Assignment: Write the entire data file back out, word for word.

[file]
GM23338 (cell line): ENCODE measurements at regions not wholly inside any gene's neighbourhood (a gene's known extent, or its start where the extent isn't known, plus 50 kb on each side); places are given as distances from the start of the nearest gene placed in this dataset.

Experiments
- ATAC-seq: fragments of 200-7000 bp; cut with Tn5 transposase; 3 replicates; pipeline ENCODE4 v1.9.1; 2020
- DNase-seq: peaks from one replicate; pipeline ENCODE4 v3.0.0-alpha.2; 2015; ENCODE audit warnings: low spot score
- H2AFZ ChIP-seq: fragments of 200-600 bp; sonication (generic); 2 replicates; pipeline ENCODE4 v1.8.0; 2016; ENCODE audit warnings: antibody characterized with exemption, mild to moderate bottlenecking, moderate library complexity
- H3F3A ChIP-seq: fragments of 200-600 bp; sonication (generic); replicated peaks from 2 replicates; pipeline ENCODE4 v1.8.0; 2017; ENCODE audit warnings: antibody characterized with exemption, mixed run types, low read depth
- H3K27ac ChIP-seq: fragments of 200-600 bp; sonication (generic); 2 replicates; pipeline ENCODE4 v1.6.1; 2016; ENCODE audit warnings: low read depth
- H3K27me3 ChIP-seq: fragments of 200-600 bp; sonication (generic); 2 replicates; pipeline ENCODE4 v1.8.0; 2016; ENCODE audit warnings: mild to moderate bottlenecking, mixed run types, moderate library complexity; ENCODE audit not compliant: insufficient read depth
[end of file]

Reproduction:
GM23338 (cell line): ENCODE measurements at regions not wholly inside any gene's neighbourhood (a gene's known extent, or its start where the extent isn't known, plus 50 kb on each side); places are given as distances from the start of the nearest gene placed in this dataset.

Experiments
- ATAC-seq: fragments of 200-7000 bp; cut with Tn5 transposase; 3 replicates; pipeline ENCODE4 v1.9.1; 2020
- DNase-seq: peaks from one replicate; pipeline ENCODE4 v3.0.0-alpha.2; 2015; ENCODE audit warnings: low spot score
- H2AFZ ChIP-seq: fragments of 200-600 bp; sonication (generic); 2 replicates; pipeline ENCODE4 v1.8.0; 2016; ENCODE audit warnings: antibody characterized with exemption, mild to moderate bottlenecking, moderate library complexity
- H3F3A ChIP-seq: fragments of 200-600 bp; sonication (generic); replicated peaks from 2 replicates; pipeline ENCODE4 v1.8.0; 2017; ENCODE audit warnings: antibody characterized with exemption, mixed run types, low read depth
- H3K27ac ChIP-seq: fragments of 200-600 bp; sonication (generic); 2 replicates; pipeline ENCODE4 v1.6.1; 2016; ENCODE audit warnings: low read depth
- H3K27me3 ChIP-seq: fragments of 200-600 bp; sonication (generic); 2 replicates; pipeline ENCODE4 v1.8.0; 2016; ENCODE audit warnings: mild to moderate bottlenecking, mixed run types, moderate library complexity; ENCODE audit not compliant: insufficient read depth